Rumored to be the first place to serve espresso on the West Coast (in the '50s), this corner spot seems to have changed little since that then. The folks behind the counter are still serving up fine coffee, Italian sandwiches, and pastries. We say, if you must visit any old-school cafe in the area, make it this one.

Caffe Trieste, 609 Vallejo Street (at Grant Avenue); 415-982-2605.

Photographed by Anna-Alexia Basile
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Mario's Bohemian Cigar Store Cafe
Blink and you might miss this tiny space on the southwest corner of Washington Square Park. But we suggest keeping your eyes peeled so you don't miss out on the affordable and yummy grilled panninis and salads and great people-watching vantage point.

Mario's Bohemian Cigar Store Cafe, 566 Columbus Avenue (between Stockton and Green streets); 415-362-0536.

Photographed by Anna-Alexia Basile
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The Chubby Noodle
A literal hidden gem, this unmarked spot is tucked inside of the dive-y Amante bar. Grab a leather booth and dine on Korean pork tacos, ceviche, shrimp and pork wonton soup, and, of course, a handful of noodle dishes — from peppered duck noodles to red-miso ramen.

The Chubby Noodle (inside of Amante), 570 Green Street (between Columbus and Grant avenues); 415-361-8850.

Photographed by Anna-Alexia Basile
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Comstock Saloon
Located in a former bar from 1907, Comstock Saloon serves up every fancy, hand-made cocktail (and full dinner menu) with a big nod to the past. The bartenders wear ties and take their craft super seriously, the decor is Barbary Coast inspired, and old-school bands take to the balcony on most week nights. We suggest you dress the part when you head that way.

Comstock Saloon, 155 Columbus Avenue (at Pacific Avenue); 415-617-0071.

Photographed by Anna-Alexia Basile
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Yes, it's in all the tourist books, but rightfully so. This historic and totally cluttered bar first opened its doors in 1948 and played host to many luminaries in the Beat movement and beyond. The balcony serves as a prime spot to people watch, plus get your North Beach bearings. And, fun fact, the gorgeous space above Vesuvio is a for-rent event space dubbed Cookhouse, where folks can cook for large groups or invite local chefs to do the work for them, all in a storied setting.

Vesuvio, 255 Columbus Avenue (between Pacific Avenue and Broadway), 415-362-3370.

Photographed by Anna-Alexia Basile
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Don Pistos
Although this space can tend to get a bit bro-tastic at times, it's hard to argue with the delectable Mexican street food that is doled out and the stiff drinks. If you haven't been there yet, we think you should try the weekend brunch, complete with bottomless aqua-fresca mimosas.

Don Pistos, 510 Union Street (at Grant Avenue); 415-395-0939.

Photographed by Anna-Alexia Basile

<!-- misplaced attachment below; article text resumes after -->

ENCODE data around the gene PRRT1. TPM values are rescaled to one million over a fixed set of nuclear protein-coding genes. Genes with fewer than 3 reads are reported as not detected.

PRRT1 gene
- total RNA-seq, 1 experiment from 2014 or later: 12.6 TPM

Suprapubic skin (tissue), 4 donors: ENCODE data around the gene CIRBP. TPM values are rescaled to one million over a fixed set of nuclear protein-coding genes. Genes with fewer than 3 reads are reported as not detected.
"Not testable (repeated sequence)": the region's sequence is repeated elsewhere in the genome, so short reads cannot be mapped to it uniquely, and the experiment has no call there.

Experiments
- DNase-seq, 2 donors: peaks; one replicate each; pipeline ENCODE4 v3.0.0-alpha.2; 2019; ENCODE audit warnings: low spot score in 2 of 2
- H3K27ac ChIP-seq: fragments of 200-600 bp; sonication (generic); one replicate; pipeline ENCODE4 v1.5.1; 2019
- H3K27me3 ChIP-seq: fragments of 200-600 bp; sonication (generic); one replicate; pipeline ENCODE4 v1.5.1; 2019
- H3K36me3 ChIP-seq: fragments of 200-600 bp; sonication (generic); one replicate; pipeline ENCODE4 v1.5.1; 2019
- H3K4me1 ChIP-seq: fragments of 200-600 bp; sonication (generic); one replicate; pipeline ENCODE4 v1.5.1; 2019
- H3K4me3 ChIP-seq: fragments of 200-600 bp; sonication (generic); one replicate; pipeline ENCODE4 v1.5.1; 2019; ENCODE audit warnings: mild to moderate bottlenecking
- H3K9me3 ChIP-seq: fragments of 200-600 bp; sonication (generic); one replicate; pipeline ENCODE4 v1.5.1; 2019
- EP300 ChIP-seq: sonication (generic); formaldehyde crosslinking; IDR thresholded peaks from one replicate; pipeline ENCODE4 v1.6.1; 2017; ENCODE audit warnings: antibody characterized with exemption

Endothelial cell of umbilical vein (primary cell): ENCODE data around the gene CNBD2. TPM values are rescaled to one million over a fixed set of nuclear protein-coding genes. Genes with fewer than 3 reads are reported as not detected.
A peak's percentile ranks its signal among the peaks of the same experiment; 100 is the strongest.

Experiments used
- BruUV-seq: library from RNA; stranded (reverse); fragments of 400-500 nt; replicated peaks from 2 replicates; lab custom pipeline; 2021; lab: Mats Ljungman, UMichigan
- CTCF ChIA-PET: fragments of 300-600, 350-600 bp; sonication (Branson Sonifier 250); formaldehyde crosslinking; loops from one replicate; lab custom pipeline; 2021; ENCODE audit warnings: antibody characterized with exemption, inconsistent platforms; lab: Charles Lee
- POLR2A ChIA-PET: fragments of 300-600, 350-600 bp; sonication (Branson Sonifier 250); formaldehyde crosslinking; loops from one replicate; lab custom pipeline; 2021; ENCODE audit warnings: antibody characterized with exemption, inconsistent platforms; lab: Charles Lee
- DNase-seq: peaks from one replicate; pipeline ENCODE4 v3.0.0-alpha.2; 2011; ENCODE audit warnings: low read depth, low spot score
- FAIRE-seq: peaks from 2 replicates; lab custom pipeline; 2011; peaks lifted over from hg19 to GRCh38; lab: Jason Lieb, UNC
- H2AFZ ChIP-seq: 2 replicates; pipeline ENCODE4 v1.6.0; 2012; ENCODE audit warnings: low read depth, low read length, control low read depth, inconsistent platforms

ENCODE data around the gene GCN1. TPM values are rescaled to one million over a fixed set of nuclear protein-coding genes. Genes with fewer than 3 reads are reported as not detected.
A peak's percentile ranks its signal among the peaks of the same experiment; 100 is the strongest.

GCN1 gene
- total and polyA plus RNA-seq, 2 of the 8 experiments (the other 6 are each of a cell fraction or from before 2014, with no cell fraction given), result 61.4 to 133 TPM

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AB Fits
Just a few paces from Don Pistos is denim (and more) emporium AB Fits, which has a cool saloon-style front door and indie wares for guys and gals. Other solid and nearby shopping destinations include Mister, The Darkside Initiative, and Old Vogue.

AB Fits, 1519 Grant Avenue (between Union and Filbert streets); 415-982-5726.

Photographed by Anna-Alexia Basile
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Park Tavern
Perhaps the poshest restaurant in North Beach, this park-bordering eatery has made a big impact in a relatively short amount of time. N.B. locals and folks from other 'hoods dig the lively bar scene and the "upscale American" cuisine (deviled eggs with pickled jalepeño, a twice-baked potato with crème fraiche). It's all the creation of movers and shakers Anna Weinberg and Jennifer Puccio, the duo behind sleek and chic SoMa spot Marlowe.

Park Tavern, 1652 Stockton Street (between Filbert and Union streets); 415-989-7300.

Photographed by Anna-Alexia Basile
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If the line at Tony's is too long, consider heading over to Capo's, a brand-spankin'-new spot also helmed by Tony Gemignani. Filled with clubby red-leather booths, this beautiful throwback eatery specializes in delicious Chicago-style deep-dish pies.

Capo's, 641 Vallejo Street (at Columbus Avenue).

Photographed by Katie Hintz-Zambrano
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If eating octopus (and the like) is your thing, this sprawling Basque-style Spanish spot is for you. Pronounced cho-ko, it's the higher-end restaurant to its more casual sister eatery Naked Lunch. Not a fan of Spanish cuisine? The pretty bar area is sure to please.

Txoko, 504 Broadway (at Kearny Street); 415-500-2744.

Photographed by Anna-Alexia Basile
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Bimbos 365
An entertainment classic, this venue has been going strong since 1931. Rita Hayworth once performed here as a chorus girl and today the odd indie band will hit the stage. Check the spot's upcoming schedule to figure out the best time to take the old-school space all in.

Bimbo's 365, 1025 Columbus Avenues (between Chestnut and Francisco streets); 415-474-0365.

Photographed by Anna-Alexia Basile